BYOB: Carnage, E-Turn, and Ostracon at the Dakota

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This Saturday, August 29, Carnage the Executioner presents B.Y.O.B. at the Dakota in Minneapolis. B.Y.O.B. stands for “Be Your Own Band”, and that title will make complete sense once you hear about the artists on this bill.

Carnage aka Terrell Woods can only be defined as a multi-instrumentalist even though he performs exclusively with his own voice. Carnage uses his vast vocal range to emulate bass, drums, synth lines, samples, percussion, turntablism, and more, layering and synchronizing the arrangements with nothing but an off-the-shelf loop pedal. On top off all that he stacks his extraordinary rhyming facilities.

Orlando based artist E-Turn is a mega-talent who often combines forces with DJ SPS and many other notable artists. E-Turn effortlessly generates an orchestra of music and vocals during her performances while drawing from her hiphop influences, Persian vocals, and Iranian poetry.

Ostracon is myself on synthesizers and Graham O’Brien on drums. The two of us perform evolving compositions that fuse rich analog electronics with dynamic live drumming. You’ve heard plenty about us here on audiocookbook.org, but at this show we will be presenting new tracks that we recently recorded for our next album.

What all of us on this very special bill have in common is a drive to make music that is bigger that we are. Hence, “Be Your Own Band”. Music starts at 11pm. Cover is $7 and ages 18 and up are admissible. Don’t miss it!

MNKINO Film Fest: Familiar Pavement with Aaron Marx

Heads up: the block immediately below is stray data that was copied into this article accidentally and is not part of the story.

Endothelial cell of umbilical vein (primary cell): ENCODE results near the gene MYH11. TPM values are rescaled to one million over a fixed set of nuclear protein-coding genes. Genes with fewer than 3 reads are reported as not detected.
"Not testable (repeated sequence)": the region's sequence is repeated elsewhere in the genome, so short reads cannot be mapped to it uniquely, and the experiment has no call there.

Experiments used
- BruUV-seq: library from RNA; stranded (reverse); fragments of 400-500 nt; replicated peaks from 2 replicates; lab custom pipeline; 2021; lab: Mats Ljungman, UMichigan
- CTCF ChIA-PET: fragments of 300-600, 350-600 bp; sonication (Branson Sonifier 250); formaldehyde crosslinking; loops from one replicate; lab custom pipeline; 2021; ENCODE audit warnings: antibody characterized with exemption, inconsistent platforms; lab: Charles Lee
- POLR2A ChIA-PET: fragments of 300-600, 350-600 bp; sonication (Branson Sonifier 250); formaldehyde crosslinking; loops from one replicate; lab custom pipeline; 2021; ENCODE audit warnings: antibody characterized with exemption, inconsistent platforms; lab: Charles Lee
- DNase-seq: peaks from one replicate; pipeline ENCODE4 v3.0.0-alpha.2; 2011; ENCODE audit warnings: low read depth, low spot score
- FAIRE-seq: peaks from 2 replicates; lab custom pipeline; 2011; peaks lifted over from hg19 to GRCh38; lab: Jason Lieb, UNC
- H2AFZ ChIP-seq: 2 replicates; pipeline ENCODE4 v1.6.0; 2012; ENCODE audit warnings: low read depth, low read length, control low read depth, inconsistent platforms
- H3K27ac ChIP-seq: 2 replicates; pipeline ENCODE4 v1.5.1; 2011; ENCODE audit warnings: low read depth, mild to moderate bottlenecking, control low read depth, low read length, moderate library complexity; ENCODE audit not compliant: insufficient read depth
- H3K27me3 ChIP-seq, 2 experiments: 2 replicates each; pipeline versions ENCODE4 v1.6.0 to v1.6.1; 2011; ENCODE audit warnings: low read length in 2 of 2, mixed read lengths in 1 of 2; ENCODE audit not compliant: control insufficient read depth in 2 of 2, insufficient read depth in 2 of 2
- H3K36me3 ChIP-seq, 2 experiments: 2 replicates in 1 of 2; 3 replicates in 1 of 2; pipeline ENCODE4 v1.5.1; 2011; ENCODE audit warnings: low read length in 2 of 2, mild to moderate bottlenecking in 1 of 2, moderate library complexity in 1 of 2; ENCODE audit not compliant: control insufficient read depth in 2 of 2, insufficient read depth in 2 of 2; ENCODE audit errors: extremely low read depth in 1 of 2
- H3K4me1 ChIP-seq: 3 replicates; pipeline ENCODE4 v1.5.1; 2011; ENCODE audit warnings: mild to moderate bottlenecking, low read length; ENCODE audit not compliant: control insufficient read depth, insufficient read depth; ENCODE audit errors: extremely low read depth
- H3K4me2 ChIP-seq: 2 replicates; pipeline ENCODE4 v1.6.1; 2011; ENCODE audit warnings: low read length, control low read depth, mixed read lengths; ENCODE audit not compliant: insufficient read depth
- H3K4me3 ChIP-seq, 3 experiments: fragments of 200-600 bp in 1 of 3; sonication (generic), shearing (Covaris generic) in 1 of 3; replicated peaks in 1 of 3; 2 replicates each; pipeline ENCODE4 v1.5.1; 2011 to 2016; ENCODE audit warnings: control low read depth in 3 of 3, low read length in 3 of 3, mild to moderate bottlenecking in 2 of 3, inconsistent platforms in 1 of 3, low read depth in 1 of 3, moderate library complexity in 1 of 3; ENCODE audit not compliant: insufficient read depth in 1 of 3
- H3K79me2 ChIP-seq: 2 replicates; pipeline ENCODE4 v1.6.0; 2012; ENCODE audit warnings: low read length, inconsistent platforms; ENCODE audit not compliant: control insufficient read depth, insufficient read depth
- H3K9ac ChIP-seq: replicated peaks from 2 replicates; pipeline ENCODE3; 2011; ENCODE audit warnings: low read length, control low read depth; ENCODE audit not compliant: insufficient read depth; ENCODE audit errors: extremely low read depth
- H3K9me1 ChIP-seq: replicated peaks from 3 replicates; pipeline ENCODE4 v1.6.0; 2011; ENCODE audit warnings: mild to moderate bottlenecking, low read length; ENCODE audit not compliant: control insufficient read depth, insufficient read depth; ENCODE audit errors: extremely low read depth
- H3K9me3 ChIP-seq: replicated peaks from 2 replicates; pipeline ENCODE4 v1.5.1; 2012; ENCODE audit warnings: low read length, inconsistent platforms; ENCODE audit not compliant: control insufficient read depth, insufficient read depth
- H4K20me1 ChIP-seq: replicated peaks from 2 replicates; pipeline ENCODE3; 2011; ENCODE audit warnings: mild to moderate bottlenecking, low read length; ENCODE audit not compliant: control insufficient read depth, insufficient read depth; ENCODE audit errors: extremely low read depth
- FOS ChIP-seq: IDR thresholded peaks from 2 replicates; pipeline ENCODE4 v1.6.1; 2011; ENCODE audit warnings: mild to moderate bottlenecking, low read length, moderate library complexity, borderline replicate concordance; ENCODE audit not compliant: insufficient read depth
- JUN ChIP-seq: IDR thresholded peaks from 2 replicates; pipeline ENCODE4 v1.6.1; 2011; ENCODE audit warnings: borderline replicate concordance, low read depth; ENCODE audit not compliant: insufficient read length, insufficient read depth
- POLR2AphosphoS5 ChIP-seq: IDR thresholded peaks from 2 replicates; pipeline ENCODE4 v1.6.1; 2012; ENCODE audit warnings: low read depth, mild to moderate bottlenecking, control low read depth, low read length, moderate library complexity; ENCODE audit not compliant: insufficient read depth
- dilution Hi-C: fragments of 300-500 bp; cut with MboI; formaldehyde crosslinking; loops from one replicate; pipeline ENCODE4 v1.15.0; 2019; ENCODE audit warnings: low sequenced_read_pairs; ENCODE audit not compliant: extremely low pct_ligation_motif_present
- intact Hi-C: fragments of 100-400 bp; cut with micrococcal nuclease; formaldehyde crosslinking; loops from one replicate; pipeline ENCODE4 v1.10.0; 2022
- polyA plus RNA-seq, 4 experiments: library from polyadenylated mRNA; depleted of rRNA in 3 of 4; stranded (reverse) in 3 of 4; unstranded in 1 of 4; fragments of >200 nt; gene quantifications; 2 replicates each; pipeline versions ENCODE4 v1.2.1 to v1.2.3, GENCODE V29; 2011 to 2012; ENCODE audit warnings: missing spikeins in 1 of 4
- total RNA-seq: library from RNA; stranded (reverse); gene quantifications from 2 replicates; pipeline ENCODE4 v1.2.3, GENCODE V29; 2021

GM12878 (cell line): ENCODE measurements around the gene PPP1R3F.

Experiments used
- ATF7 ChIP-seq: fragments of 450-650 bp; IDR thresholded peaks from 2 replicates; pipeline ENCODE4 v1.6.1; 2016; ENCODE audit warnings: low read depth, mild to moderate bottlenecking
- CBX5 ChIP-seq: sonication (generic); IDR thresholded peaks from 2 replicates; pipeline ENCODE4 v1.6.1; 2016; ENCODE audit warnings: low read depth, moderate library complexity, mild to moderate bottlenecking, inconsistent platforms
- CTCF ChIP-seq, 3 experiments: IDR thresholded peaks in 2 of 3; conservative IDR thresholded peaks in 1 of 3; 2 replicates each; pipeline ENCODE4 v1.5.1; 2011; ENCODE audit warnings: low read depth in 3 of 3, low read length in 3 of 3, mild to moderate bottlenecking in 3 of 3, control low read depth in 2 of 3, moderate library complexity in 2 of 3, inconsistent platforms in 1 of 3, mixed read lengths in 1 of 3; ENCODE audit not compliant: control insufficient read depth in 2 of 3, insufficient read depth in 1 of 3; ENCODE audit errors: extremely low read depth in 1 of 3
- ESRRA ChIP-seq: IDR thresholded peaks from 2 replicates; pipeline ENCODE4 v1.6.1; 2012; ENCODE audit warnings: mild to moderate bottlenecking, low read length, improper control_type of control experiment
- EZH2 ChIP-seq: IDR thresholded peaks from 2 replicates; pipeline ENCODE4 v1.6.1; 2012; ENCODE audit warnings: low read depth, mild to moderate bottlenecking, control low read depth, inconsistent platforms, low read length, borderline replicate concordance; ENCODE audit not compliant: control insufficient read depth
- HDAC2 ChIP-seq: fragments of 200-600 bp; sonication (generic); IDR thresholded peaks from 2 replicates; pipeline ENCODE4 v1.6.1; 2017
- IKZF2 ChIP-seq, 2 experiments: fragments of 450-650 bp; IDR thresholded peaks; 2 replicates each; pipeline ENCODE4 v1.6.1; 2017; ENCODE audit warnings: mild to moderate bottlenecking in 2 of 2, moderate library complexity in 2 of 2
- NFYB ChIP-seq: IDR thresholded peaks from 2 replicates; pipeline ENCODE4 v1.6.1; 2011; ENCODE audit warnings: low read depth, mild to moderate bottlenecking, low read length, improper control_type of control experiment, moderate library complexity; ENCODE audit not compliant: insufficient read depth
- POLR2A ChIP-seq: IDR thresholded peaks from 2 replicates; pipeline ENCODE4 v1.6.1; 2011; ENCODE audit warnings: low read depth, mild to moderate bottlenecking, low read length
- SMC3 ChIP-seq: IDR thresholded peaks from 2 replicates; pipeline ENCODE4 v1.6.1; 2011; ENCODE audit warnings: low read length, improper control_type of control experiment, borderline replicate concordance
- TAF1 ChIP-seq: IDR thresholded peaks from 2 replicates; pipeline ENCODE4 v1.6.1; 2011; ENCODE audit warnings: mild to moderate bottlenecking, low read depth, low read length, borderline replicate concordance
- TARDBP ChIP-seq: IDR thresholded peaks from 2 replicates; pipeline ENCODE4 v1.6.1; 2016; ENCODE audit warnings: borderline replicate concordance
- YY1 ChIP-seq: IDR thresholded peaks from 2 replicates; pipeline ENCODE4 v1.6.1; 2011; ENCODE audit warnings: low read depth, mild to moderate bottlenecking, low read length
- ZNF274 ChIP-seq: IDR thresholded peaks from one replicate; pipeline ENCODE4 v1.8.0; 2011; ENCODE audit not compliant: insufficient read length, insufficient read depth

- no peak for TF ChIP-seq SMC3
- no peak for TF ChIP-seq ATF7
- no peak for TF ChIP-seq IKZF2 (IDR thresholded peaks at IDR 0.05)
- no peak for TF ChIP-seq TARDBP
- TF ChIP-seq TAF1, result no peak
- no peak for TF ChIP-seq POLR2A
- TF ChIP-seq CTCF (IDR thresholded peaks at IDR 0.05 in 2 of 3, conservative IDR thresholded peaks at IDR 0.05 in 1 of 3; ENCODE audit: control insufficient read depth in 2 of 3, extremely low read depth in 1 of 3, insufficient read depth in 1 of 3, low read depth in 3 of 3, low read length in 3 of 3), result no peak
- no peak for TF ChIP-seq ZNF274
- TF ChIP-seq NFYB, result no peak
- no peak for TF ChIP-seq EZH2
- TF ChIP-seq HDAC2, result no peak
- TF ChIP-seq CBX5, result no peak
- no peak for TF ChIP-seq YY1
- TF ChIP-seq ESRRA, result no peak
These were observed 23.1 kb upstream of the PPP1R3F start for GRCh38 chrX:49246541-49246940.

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On August 13 I had the pleasure of performing an original film score to picture at the Landmark Center in St. Paul for MNKINO Film Fest 2015. The event featured more than twenty short films with original scores. Most of the scores were performed to the films by a talented orchestra assembled for the event. I wrote and performed the music for the film Familiar Pavement by Aaron Marx.

Performing my four minutes of electronic to the film in real time was quite challenging. I did not use any time lock, relying on the original BPM and finding a good starting point to get the timing right. What made the timing critical (and a little tricky) was that I had processed the original film audio with filters and reverb so that it sat well within the arrangement. However, once I found a good marker in the film and practiced it several times I was well prepared.

The original score used the DSI Tempest for all the drums and the Elektron Analog Four for bass, pads, and an arpeggio. The melody line was sequenced on the Analog Four control voltage track and played on a Korg Monotribe (if you didn’t know that was possible read this). At the event I added the Moog Sub 37 to the setup so I could harmonize and embellish the melody lines.

TX81Z Patch Degrader with Interpolation

This quick demo illustrates how TX81Z Patch Degrader is interpolating between previous and newly generated parameter values. TX81Z Patch Degrader is a Max for Live MIDI effect that chips away at patches on the TX81Z by randomly changing (or degrading) parameters at a specified rate. What makes the process interesting is that it is possible to ramp up or down (interpolate) to the new value rather than changing it instantaneously.